Can Alcohol Abuse Drugs Save Lives?

Can Alcohol Abuse Drugs Save Lives?
Can Alcohol Abuse Drugs Save Lives?
Suzanne B. Robotti
Suzanne B. Robotti Executive Director
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Some Previously Problem Drinkers Are Now Successful Moderate Drinkers Because of a New Alcohol Abuse Drugs

Hell must be freezing over. For years the accepted rule for alcoholics was complete abstinence from any alcohol and from any drugs (that are not critical to health). The rationale for avoiding pain meds and mood elevators/stabilizers was that a thwarted alcohol addiction could crop up as a pain killer addiction, for example. Also heavy amounts of alcohol can muddy thinking in ways that can take months or a year or more to clear up so the thinking was that allowing other alcohol abuse drugs in the system might slow down the brain’s recovery.

But the world has changed. Some previously problem drinkers are now successful moderate drinkers because they are using one of the new drugs in combination with therapy for cognitive behavior changes.

One of our best writers, Sana Silowop, reports on 5 drugs — 3 new, 1 old and 1 being tested in Europe — for alcohol abusers and addicts (properly called alcohol abuse disorder) in our stories New Alcohol Abuse Drugs Gaining Respect and 5 Meds Help Curb Alcohol Abuse.

I’m no fan of taking drugs and I encourage everyone to carefully balance the risks against the benefits before taking medicines. In her stories, Silowop sought out information on adverse events and negative side effects without finding insurmountable ones.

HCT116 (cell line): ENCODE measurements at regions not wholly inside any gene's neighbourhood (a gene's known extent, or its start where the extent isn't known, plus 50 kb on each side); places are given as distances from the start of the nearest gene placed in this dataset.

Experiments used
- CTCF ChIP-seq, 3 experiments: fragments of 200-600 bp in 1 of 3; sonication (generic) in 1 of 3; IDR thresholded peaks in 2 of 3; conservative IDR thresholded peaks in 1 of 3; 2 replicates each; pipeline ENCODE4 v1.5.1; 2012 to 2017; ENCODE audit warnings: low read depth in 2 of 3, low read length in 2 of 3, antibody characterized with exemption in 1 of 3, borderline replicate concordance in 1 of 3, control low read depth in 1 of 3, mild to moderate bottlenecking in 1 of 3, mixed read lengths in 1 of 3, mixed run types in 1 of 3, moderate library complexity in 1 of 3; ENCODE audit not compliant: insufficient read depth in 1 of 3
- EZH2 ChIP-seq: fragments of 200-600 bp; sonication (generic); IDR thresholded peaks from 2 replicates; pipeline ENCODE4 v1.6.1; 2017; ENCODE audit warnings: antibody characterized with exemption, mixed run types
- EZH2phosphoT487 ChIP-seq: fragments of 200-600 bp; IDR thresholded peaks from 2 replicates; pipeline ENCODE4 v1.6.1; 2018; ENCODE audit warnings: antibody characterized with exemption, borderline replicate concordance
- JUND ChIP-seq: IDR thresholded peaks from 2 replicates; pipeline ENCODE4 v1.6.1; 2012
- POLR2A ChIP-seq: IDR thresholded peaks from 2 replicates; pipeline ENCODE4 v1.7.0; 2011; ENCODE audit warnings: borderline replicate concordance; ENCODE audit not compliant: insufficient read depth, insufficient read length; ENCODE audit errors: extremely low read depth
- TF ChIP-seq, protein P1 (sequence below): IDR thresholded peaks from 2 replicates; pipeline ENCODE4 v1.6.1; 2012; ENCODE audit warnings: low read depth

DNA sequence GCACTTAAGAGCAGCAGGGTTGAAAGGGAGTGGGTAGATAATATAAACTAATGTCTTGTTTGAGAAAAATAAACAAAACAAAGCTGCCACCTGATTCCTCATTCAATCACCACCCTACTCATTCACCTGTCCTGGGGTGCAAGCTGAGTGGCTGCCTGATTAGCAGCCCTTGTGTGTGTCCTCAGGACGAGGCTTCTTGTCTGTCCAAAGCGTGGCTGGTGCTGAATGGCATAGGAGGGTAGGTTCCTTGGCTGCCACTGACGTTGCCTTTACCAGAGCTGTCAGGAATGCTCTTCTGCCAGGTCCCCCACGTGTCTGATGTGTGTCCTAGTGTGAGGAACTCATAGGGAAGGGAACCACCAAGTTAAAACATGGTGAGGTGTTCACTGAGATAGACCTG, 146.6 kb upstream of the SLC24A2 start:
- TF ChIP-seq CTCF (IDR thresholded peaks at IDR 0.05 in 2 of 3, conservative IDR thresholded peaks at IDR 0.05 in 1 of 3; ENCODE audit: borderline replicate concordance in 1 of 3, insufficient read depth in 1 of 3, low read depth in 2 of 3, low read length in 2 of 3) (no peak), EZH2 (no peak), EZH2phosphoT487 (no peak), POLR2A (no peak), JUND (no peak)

The other day I was speaking with a friend who has struggled with alcoholism. She’s been able to abstain for periods of time, but then she stumbles. I found myself encouraging her to ask her doctor about the new medicines available — some will tamp down the desire for a drink and others will help a binge drinker to have fewer heavy drinking days.

Only about 1 in 9 patients get relief from any one of the new drugs. But with 3 new drugs out and another on the way, those helped by the medications add up to significant relief not only for the problem drinker, but also for the families who are affected by the drinking.

What are your thoughts? Do alcohol abuse medications deserve more consideration? Have you had any experience with them? Please add your comments below.

DISCLAIMER: MedShadow provides information and resources related to medications, their effects, and potential side effects. However, it is important to note that we are not a substitute for professional medical advice, diagnosis, or treatment. The content on our site is intended for educational and informational purposes only. Individuals dealing with medical conditions or symptoms should seek guidance from a licensed healthcare professional, such as a physician or pharmacist, who can provide personalized medical advice tailored to their specific circumstances.

While we strive to ensure the accuracy and reliability of the information presented on MedShadow, we cannot guarantee its completeness or suitability for any particular individual's medical needs. Therefore, we strongly encourage users to consult with qualified healthcare professionals regarding any health-related concerns or decisions. By accessing and using MedShadow, you acknowledge and agree that the information provided on the site is not a substitute for professional medical advice and that you should always consult with a qualified healthcare provider for any medical concerns.

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